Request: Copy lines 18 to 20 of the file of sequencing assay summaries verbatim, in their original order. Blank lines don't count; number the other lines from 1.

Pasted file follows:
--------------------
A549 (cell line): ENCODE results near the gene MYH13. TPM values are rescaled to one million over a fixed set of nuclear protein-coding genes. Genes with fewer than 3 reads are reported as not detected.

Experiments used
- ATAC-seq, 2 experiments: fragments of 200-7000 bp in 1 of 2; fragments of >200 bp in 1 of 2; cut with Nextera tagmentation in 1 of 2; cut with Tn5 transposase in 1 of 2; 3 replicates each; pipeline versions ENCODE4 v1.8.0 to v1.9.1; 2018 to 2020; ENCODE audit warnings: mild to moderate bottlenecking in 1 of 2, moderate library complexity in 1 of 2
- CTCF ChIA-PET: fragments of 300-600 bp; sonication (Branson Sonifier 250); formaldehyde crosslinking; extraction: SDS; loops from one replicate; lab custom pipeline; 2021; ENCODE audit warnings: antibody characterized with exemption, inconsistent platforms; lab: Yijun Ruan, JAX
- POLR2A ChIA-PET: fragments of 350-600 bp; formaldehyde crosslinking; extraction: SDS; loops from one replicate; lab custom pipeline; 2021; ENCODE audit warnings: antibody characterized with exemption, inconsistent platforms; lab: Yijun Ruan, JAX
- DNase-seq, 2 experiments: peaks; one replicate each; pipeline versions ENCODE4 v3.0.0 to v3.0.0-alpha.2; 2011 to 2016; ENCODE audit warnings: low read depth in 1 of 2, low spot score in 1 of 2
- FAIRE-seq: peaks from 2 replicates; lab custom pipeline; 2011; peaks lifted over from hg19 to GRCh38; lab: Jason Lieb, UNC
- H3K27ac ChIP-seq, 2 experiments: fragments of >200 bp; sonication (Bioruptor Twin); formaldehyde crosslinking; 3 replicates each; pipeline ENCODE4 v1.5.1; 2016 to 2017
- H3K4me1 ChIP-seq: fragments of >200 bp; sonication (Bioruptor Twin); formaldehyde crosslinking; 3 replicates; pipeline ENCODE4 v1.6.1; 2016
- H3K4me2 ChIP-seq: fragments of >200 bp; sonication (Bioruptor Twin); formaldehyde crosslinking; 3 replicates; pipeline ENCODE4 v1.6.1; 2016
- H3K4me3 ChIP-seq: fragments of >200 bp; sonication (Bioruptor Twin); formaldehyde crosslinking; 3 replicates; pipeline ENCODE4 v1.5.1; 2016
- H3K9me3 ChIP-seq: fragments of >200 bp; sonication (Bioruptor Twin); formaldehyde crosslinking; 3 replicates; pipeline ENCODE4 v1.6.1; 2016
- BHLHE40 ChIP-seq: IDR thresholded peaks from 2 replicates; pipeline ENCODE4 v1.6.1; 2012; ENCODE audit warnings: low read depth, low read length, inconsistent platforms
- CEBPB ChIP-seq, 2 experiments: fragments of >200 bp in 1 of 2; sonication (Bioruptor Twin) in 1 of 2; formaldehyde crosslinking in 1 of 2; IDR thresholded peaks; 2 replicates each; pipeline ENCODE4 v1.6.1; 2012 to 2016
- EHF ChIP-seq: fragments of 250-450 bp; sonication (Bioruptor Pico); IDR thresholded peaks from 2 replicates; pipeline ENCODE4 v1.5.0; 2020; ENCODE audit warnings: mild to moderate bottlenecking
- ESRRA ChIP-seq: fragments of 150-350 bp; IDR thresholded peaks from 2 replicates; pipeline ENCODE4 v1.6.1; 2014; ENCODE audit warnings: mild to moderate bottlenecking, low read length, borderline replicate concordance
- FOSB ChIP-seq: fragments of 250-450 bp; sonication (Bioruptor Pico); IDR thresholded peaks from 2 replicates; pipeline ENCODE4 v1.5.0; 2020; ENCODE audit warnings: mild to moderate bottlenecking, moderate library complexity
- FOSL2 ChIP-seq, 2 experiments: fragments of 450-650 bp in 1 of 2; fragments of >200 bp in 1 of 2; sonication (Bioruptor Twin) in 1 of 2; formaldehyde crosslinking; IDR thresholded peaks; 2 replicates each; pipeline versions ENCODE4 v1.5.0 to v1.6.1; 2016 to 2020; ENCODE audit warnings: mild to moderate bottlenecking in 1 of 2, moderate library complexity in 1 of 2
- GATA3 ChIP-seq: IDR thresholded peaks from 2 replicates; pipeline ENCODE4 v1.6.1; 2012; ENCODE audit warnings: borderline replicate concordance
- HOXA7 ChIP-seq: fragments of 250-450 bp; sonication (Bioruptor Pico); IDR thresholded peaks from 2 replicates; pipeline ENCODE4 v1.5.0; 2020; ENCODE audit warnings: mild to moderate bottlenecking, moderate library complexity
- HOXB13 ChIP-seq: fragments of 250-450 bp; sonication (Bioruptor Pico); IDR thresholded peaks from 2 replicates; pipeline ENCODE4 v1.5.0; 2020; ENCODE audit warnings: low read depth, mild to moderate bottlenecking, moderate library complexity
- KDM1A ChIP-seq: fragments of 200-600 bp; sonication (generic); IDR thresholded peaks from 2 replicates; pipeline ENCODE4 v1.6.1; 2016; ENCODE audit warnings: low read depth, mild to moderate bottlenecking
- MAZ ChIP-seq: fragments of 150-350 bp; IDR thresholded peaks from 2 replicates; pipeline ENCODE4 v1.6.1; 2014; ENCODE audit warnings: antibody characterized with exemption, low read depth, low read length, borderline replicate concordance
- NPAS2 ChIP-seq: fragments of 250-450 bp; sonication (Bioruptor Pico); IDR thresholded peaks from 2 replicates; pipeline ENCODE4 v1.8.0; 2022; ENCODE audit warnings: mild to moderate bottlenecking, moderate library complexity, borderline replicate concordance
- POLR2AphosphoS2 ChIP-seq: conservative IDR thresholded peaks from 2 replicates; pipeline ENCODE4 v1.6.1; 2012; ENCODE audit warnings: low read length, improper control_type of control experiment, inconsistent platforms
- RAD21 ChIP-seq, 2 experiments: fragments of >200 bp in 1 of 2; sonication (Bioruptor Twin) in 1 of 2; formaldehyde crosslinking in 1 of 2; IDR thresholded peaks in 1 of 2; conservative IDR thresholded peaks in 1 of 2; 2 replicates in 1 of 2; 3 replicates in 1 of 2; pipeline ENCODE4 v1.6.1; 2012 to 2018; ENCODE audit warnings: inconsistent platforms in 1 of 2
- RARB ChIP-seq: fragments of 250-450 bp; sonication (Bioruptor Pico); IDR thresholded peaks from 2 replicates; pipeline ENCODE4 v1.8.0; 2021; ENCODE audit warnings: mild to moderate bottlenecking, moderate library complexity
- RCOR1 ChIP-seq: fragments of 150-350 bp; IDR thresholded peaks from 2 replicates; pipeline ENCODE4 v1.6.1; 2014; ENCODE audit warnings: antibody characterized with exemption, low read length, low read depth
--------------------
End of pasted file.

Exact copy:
- FOSL2 ChIP-seq, 2 experiments: fragments of 450-650 bp in 1 of 2; fragments of >200 bp in 1 of 2; sonication (Bioruptor Twin) in 1 of 2; formaldehyde crosslinking; IDR thresholded peaks; 2 replicates each; pipeline versions ENCODE4 v1.5.0 to v1.6.1; 2016 to 2020; ENCODE audit warnings: mild to moderate bottlenecking in 1 of 2, moderate library complexity in 1 of 2
- GATA3 ChIP-seq: IDR thresholded peaks from 2 replicates; pipeline ENCODE4 v1.6.1; 2012; ENCODE audit warnings: borderline replicate concordance
- HOXA7 ChIP-seq: fragments of 250-450 bp; sonication (Bioruptor Pico); IDR thresholded peaks from 2 replicates; pipeline ENCODE4 v1.5.0; 2020; ENCODE audit warnings: mild to moderate bottlenecking, moderate library complexity